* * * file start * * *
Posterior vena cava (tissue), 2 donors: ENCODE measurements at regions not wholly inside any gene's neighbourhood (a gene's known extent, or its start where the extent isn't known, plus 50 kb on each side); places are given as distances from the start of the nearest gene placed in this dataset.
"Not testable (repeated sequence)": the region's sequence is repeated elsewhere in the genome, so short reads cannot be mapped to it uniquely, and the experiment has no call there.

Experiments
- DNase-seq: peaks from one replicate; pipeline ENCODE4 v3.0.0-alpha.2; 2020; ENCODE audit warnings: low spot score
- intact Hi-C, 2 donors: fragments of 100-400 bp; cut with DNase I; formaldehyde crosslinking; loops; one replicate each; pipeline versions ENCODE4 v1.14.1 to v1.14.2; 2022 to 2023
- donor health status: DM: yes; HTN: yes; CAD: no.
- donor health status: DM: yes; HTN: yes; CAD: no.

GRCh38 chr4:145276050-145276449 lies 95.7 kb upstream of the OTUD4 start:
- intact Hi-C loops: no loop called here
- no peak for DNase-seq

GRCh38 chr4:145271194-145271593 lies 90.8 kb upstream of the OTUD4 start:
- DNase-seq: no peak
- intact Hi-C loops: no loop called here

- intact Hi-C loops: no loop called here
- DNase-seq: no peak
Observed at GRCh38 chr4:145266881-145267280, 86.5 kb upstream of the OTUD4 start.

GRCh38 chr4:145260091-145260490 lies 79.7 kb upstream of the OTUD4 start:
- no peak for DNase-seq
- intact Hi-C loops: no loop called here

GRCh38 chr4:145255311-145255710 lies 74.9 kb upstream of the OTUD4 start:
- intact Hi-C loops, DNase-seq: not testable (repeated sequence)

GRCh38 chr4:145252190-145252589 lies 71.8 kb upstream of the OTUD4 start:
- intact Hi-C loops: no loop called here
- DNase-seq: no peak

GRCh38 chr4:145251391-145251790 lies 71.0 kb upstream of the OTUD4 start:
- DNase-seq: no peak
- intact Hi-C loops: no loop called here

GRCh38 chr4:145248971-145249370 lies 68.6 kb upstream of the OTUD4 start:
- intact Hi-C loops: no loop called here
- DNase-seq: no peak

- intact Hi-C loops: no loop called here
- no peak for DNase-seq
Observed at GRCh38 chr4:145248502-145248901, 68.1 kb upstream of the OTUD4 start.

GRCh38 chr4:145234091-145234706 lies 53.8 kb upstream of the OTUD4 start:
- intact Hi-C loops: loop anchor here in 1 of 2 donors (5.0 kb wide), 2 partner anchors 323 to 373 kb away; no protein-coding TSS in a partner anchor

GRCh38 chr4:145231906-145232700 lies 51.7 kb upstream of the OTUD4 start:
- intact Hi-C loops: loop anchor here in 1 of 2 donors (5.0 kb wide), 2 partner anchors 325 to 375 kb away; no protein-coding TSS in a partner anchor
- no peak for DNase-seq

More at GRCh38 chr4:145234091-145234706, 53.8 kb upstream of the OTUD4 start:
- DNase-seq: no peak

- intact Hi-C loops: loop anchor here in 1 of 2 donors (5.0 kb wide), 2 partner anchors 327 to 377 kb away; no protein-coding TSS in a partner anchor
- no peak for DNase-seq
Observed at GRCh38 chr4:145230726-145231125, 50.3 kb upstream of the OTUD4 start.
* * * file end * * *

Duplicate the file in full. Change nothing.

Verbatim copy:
Posterior vena cava (tissue), 2 donors: ENCODE measurements at regions not wholly inside any gene's neighbourhood (a gene's known extent, or its start where the extent isn't known, plus 50 kb on each side); places are given as distances from the start of the nearest gene placed in this dataset.
"Not testable (repeated sequence)": the region's sequence is repeated elsewhere in the genome, so short reads cannot be mapped to it uniquely, and the experiment has no call there.

Experiments
- DNase-seq: peaks from one replicate; pipeline ENCODE4 v3.0.0-alpha.2; 2020; ENCODE audit warnings: low spot score
- intact Hi-C, 2 donors: fragments of 100-400 bp; cut with DNase I; formaldehyde crosslinking; loops; one replicate each; pipeline versions ENCODE4 v1.14.1 to v1.14.2; 2022 to 2023
- donor health status: DM: yes; HTN: yes; CAD: no.
- donor health status: DM: yes; HTN: yes; CAD: no.

GRCh38 chr4:145276050-145276449 lies 95.7 kb upstream of the OTUD4 start:
- intact Hi-C loops: no loop called here
- no peak for DNase-seq

GRCh38 chr4:145271194-145271593 lies 90.8 kb upstream of the OTUD4 start:
- DNase-seq: no peak
- intact Hi-C loops: no loop called here

- intact Hi-C loops: no loop called here
- DNase-seq: no peak
Observed at GRCh38 chr4:145266881-145267280, 86.5 kb upstream of the OTUD4 start.

GRCh38 chr4:145260091-145260490 lies 79.7 kb upstream of the OTUD4 start:
- no peak for DNase-seq
- intact Hi-C loops: no loop called here

GRCh38 chr4:145255311-145255710 lies 74.9 kb upstream of the OTUD4 start:
- intact Hi-C loops, DNase-seq: not testable (repeated sequence)

GRCh38 chr4:145252190-145252589 lies 71.8 kb upstream of the OTUD4 start:
- intact Hi-C loops: no loop called here
- DNase-seq: no peak

GRCh38 chr4:145251391-145251790 lies 71.0 kb upstream of the OTUD4 start:
- DNase-seq: no peak
- intact Hi-C loops: no loop called here

GRCh38 chr4:145248971-145249370 lies 68.6 kb upstream of the OTUD4 start:
- intact Hi-C loops: no loop called here
- DNase-seq: no peak

- intact Hi-C loops: no loop called here
- no peak for DNase-seq
Observed at GRCh38 chr4:145248502-145248901, 68.1 kb upstream of the OTUD4 start.

GRCh38 chr4:145234091-145234706 lies 53.8 kb upstream of the OTUD4 start:
- intact Hi-C loops: loop anchor here in 1 of 2 donors (5.0 kb wide), 2 partner anchors 323 to 373 kb away; no protein-coding TSS in a partner anchor

GRCh38 chr4:145231906-145232700 lies 51.7 kb upstream of the OTUD4 start:
- intact Hi-C loops: loop anchor here in 1 of 2 donors (5.0 kb wide), 2 partner anchors 325 to 375 kb away; no protein-coding TSS in a partner anchor
- no peak for DNase-seq

More at GRCh38 chr4:145234091-145234706, 53.8 kb upstream of the OTUD4 start:
- DNase-seq: no peak

- intact Hi-C loops: loop anchor here in 1 of 2 donors (5.0 kb wide), 2 partner anchors 327 to 377 kb away; no protein-coding TSS in a partner anchor
- no peak for DNase-seq
Observed at GRCh38 chr4:145230726-145231125, 50.3 kb upstream of the OTUD4 start.